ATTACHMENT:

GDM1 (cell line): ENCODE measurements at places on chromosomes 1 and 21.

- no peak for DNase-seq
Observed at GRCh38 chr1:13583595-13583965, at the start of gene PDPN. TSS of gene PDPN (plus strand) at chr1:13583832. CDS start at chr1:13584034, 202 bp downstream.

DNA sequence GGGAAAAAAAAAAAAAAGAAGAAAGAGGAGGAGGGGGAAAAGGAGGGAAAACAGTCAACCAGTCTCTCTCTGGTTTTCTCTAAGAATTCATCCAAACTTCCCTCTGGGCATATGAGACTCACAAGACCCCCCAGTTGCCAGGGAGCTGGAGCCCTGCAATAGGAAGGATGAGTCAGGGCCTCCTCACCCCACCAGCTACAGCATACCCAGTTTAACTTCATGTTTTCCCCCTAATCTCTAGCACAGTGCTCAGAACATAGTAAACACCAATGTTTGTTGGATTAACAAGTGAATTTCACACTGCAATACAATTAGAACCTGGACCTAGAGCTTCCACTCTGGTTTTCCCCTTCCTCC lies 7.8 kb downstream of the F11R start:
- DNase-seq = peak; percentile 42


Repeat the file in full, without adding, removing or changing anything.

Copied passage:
GDM1 (cell line): ENCODE measurements at places on chromosomes 1 and 21.

- no peak for DNase-seq
Observed at GRCh38 chr1:13583595-13583965, at the start of gene PDPN. TSS of gene PDPN (plus strand) at chr1:13583832. CDS start at chr1:13584034, 202 bp downstream.

DNA sequence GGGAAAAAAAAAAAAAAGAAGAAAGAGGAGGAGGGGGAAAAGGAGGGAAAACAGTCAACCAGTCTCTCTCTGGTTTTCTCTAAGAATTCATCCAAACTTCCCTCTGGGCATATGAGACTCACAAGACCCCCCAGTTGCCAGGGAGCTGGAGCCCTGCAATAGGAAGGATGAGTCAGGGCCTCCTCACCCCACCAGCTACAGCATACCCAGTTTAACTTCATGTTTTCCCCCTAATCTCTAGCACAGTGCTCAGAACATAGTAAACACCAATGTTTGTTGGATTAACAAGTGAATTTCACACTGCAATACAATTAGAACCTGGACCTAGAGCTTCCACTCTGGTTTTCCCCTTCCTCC lies 7.8 kb downstream of the F11R start:
- DNase-seq = peak; percentile 42